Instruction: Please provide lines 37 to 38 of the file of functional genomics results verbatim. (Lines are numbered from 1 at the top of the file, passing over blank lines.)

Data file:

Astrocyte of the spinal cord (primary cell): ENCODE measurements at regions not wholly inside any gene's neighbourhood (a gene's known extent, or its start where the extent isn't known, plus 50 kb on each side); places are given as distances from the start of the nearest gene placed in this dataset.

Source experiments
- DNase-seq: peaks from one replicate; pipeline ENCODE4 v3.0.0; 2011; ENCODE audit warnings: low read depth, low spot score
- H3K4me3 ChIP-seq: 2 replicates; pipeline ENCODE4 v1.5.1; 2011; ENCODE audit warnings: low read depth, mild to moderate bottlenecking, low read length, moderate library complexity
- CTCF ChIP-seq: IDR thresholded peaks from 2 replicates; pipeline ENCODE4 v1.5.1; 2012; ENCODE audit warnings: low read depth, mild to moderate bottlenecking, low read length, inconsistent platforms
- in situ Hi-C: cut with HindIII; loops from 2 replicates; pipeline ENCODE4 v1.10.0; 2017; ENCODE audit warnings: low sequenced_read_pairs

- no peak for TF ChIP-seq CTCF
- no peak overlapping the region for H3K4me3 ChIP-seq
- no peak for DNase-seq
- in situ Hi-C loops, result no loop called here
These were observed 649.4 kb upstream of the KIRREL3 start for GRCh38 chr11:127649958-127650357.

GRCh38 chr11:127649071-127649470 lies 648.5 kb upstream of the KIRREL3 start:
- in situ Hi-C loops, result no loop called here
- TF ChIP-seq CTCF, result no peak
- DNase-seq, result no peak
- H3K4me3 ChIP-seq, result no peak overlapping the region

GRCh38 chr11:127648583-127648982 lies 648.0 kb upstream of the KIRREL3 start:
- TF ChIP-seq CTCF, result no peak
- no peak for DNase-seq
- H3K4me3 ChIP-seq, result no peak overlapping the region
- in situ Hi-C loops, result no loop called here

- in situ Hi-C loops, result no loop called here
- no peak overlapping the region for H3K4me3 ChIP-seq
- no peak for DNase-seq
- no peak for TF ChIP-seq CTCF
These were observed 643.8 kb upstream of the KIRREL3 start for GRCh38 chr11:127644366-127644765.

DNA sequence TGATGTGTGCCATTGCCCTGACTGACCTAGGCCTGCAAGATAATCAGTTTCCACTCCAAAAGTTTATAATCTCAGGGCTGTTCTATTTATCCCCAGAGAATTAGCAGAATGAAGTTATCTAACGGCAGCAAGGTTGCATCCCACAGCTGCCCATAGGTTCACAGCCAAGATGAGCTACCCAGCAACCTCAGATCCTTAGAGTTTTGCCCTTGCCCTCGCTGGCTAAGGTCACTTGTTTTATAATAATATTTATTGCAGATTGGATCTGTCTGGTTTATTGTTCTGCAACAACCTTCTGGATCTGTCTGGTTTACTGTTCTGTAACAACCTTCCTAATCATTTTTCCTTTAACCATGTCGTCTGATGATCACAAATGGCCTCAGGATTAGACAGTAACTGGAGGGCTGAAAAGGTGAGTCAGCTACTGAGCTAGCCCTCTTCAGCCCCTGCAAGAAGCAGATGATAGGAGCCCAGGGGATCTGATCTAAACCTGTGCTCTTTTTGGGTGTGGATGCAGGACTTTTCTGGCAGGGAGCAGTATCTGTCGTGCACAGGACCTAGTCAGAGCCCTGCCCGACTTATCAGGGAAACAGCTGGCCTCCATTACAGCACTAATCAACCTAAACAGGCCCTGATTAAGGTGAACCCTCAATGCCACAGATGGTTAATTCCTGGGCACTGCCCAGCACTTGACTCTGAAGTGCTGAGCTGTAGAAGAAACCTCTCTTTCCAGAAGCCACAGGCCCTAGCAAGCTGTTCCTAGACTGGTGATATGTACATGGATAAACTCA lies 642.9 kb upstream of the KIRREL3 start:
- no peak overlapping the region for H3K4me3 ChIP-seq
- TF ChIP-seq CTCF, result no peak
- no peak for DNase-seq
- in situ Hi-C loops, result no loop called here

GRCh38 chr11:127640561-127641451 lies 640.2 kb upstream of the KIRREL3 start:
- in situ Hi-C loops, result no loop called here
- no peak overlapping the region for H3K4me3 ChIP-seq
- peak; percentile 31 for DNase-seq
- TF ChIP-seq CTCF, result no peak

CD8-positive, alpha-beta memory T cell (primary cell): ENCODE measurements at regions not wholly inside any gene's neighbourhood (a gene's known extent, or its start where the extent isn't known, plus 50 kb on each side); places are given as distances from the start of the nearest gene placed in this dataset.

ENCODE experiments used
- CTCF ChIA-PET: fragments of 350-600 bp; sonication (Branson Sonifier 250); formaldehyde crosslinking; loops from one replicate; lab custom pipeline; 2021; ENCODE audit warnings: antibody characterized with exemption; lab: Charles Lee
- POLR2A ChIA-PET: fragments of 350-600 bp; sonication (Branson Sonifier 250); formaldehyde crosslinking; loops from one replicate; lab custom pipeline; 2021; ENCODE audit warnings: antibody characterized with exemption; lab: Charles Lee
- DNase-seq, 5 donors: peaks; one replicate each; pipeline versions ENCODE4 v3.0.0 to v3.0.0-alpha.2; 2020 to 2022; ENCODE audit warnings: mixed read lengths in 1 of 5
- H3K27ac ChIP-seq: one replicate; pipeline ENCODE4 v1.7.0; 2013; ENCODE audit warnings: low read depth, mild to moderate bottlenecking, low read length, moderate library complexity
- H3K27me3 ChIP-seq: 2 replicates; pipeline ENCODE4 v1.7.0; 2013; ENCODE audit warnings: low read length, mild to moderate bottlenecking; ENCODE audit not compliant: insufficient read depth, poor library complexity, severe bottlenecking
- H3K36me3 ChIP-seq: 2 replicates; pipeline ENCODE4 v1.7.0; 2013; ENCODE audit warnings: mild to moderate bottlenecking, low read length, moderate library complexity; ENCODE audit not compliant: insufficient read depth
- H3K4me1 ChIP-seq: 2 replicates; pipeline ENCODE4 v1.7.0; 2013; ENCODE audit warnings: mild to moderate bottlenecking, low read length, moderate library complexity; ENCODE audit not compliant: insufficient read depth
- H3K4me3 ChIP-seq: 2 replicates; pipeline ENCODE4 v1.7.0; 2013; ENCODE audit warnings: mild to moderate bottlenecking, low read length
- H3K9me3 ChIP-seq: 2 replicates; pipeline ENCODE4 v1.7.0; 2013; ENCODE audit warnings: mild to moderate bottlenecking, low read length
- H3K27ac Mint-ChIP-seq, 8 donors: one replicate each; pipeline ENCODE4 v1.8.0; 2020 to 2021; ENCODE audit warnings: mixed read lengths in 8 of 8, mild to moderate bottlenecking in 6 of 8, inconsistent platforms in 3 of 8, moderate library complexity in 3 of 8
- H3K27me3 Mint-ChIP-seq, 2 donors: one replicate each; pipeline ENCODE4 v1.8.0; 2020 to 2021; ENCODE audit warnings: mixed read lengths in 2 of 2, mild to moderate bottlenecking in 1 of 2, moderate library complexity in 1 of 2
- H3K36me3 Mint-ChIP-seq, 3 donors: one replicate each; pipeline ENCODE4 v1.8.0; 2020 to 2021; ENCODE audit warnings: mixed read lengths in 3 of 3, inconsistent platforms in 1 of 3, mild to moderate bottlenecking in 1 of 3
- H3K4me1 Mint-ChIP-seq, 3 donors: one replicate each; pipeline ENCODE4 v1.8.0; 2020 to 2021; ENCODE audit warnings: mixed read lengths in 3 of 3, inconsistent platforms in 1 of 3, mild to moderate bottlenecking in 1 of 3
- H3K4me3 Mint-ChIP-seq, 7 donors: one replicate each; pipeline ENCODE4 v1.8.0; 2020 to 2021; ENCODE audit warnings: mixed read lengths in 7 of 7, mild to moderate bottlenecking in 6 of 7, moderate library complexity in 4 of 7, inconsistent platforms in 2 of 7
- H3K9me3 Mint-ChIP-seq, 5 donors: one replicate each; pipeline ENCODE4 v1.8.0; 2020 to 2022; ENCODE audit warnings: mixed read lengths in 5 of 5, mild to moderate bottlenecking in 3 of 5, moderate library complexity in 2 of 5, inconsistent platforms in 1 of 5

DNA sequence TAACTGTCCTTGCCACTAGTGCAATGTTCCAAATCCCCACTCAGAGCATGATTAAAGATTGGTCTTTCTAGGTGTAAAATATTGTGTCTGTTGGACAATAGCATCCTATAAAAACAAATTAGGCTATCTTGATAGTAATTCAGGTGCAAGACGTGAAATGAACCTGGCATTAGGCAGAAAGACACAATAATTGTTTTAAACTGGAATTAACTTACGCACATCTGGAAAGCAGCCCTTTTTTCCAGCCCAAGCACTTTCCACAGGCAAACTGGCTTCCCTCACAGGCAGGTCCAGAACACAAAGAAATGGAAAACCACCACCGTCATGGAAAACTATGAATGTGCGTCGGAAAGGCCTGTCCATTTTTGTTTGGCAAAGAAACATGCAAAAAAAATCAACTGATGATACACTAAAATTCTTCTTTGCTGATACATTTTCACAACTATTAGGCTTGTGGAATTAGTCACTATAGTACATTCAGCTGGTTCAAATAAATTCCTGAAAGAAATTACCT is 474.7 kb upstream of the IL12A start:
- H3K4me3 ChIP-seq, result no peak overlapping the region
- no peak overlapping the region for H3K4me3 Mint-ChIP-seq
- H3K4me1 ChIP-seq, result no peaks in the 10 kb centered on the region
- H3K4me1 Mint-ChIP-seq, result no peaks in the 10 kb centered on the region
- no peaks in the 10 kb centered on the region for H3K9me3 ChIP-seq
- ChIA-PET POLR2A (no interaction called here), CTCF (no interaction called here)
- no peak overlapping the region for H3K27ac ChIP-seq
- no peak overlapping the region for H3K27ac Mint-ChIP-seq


CD8-positive, alpha-beta memory T cell (primary cell): ENCODE measurements at regions not wholly inside any gene's neighbourhood (a gene's known extent, or its start where the extent isn't known, plus 50 kb on each side); places are given as distances from the start of the nearest gene placed in this dataset.

ENCODE experiments used